Hope I got that all right; at least the general idea is correct. If anyone sees mistakes please comment so I can fix it. Half of the locking (other_thread's mutex) is probably entirely unnecessary with this sort of usage, so you could perhaps make the mutex a local variable in the task_switch function. All you'd really be doing is using pthread_cond_wait and pthread_cond_signal as "go to sleep" and "wake up other thread" primitives.

5
  • 2
    I'm looking for cooperative threading, which is what pthread doesn't do. In cooperative threading/user threading, each thread is responsible for letting the others run. pthreads are scheduled by the OS, which makes it a pain to implement cooperative threading.
    – zneak
    Nov 28, 2010 at 21:42
  • Perhaps you're looking for conditional variables? computing.llnl.gov/tutorials/pthreads/#ConditionVariables Nov 28, 2010 at 22:38
  • Added some details on how you might go about doing this with pthreads. Nov 28, 2010 at 22:46
  • 1
    I know it's possible (thanks for the references though), but it's much, much less convenient than what getcontext/setcontext offered.
    – zneak
    Nov 28, 2010 at 22:48
  • If you make a nice wrapper and opaque data structures to represent your threads, the interface should look nearly identical to ucontext (aside from the ugly prototype the POSIX folks hated). Nov 28, 2010 at 22:50
11

For what it's worth, there's a Boost.Context library that was recently accepted and needs only to be merged into an official Boost release. Boost.Context addresses the same use cases as the POSIX ucontext family: low-overhead cooperative context switching. The author has taken pains with performance issues.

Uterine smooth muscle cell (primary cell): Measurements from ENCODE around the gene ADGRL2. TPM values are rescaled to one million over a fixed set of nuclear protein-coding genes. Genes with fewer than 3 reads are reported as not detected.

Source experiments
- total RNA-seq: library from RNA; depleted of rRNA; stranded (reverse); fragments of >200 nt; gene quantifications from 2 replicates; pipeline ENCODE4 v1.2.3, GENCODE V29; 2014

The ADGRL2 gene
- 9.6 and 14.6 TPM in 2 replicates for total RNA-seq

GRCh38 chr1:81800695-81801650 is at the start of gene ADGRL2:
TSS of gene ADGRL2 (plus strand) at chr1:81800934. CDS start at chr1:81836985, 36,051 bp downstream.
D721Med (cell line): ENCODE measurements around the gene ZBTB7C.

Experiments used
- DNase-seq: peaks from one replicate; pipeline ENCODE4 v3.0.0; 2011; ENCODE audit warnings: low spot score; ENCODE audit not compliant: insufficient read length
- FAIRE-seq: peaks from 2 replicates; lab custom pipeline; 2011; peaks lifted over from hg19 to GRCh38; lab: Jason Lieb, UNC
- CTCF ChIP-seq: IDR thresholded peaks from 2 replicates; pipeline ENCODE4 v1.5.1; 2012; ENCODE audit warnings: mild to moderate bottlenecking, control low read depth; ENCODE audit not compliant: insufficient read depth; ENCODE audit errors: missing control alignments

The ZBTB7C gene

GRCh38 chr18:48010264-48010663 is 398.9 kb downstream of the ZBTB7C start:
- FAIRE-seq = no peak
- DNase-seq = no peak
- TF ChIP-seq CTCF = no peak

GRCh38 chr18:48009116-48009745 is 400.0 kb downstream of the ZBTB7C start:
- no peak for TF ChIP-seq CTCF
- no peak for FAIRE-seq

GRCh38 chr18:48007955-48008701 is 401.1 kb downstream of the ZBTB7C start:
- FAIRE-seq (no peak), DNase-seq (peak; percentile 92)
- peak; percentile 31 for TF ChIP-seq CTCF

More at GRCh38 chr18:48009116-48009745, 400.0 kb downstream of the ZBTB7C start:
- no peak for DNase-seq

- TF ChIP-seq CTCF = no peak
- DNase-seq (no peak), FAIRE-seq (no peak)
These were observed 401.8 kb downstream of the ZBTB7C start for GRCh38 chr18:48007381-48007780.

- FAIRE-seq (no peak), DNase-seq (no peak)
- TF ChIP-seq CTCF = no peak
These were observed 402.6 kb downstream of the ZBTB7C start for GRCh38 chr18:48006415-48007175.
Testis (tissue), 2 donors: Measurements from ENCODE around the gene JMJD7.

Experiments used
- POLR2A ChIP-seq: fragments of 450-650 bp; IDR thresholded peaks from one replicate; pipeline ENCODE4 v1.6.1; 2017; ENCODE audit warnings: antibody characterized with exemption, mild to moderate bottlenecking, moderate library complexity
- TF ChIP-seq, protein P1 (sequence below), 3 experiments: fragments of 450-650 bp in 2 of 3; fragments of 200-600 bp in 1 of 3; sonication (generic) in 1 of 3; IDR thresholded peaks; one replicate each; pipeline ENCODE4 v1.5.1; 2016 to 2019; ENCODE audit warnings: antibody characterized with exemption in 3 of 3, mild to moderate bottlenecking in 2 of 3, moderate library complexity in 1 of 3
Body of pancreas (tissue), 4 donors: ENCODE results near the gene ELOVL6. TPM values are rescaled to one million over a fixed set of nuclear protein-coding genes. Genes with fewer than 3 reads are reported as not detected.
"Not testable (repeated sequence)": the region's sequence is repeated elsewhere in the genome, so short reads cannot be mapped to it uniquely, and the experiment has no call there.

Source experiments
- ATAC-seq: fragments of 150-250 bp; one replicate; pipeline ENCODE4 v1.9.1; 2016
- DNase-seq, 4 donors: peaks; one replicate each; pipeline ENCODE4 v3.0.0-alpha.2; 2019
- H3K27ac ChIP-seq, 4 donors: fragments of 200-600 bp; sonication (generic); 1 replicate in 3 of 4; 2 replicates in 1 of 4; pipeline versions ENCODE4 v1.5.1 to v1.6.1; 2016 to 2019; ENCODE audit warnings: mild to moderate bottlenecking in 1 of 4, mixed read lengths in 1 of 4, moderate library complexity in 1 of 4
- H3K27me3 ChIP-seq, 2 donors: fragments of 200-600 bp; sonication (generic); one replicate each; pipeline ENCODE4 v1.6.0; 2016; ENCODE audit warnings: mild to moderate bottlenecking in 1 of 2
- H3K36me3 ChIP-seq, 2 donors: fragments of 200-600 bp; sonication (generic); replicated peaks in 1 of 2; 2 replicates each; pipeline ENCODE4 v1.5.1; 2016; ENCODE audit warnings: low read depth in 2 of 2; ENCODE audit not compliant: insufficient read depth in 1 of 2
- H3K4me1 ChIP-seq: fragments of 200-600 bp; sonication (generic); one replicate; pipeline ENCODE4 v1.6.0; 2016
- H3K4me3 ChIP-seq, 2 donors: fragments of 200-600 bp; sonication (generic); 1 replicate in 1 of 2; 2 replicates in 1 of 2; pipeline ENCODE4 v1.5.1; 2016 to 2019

1
  • That's very interesting. I don't need it anymore, but if I ever need something like that again, I'll know where to look.
    – zneak
    Apr 5, 2012 at 20:12
6

No, there is no standard replacement for them.

You options are

  • continue to use <ucontext.h>even though they contain obsolete C.
  • switch to pthreads
  • write your own co-thread library
  • use an existing (and possibly not-so-portable) co-thread library such as http://swtch.com/libtask/ , though many of such libraries are implemented on top of ucontext.h
4
  • I wonder if these not-so-portable libraries could be ported to use pthreads instead of OS/machine-specific hacks, similar to the approach in my answer... Nov 28, 2010 at 22:55
  • 1
    Possibly, but that's a lot more heavyweight.
    – nos
    Nov 29, 2010 at 8:39
  • I wouldn't say "a lot". A few thousand more cycles to context-switch (or maybe less with SMP/multi-core), and a few extra tens of kb per thread (I would guess 2-4 pages in kernelspace and the same amount in userspace). Dec 3, 2010 at 0:17
  • 4
    i would do say a lot indeed; the people that is concerned about using coroutines are definitely concerned about performance, and forcing a context switch just because of pretty design won't help their case
    – lurscher
    Aug 31, 2011 at 20:52
0

The Open Group Base Specifications Issue 6 IEEE Std 1003.1, 2004 Edition

Still lists makecontext() and swapcontext() with the same deprecated syntax. I have not seen anything more recent.

Your Answer

By clicking “Post Your Answer”, you agree to our terms of service, privacy policy and cookie policy

Not the answer you're looking for? Browse other questions tagged or ask your own question.